Republican lawmakers in both the House and Senate will soon be pushing for the “Audit the Fed” bill to pass. Representative Thomas Massie (R.-Ky.) will introduce the bill in the House, and Senator Rand Paul (R-Ky.) will introduce the bill in the Senate. Paul said in an interview this week that he intends to introduce the bill in January.
With Mitch McConnell’s ascent to the majority leader position in the Senate, there is a stronger chance for the bill to be passed by both houses of Congress.
Represenative Massie said:
“I think our odds keep improving. His [Rand Paul’s] profile will be raised as he runs for president, which bodes well for this bill, and his relationship with Sen. McConnell I think bodes well for this bill in the Senate.”
The bill was originally designed by Ron Paul, Rand Paul’s father. It passed the House 333-92 in September.
McConnell spokesman Don Stewart said in an email that McConnel “supports the bill, he’s a co-sponsor.”
Fed chairman Janet Yellen strongly opposes the bill and thinks it would threaten the central bank’s independence and make it subject to “political pressures.”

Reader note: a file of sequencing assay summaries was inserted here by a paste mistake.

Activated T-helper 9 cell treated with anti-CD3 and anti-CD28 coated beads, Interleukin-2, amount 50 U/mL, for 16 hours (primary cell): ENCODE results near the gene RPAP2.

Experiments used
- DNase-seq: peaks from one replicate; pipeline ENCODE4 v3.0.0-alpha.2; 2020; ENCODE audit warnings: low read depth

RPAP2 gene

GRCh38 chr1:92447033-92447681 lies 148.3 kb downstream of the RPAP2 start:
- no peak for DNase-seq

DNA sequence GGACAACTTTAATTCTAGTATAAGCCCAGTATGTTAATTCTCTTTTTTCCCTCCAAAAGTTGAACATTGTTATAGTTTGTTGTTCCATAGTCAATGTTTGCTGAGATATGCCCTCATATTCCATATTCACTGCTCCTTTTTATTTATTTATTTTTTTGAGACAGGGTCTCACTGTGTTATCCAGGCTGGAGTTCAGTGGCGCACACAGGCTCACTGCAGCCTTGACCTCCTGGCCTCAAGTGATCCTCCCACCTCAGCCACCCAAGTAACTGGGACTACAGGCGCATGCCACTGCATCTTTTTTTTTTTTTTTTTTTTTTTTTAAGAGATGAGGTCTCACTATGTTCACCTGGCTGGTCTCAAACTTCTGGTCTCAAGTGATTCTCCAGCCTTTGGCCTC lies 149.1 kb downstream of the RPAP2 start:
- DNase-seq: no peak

Paul Broun, who introduced the bill in the last Congress, takes a dramatically different position:
“It’s absolutely imperative that we get a transparent, full audit of the Fed so the American public can know what is going on with this entity. Members of Congress are more and more beginning to see how critical it is.”
What do you think? Should “Audit the Fed” be passed? Does it expose a little-known-about public-private institution? Or does it threaten the Fed’s ability to conduct monetary policy? Let us hear your thoughts.
Photo Credit: paul.senate.gov
This post originally appeared on Western Journalism – Informing And Equipping Americans Who Love Freedom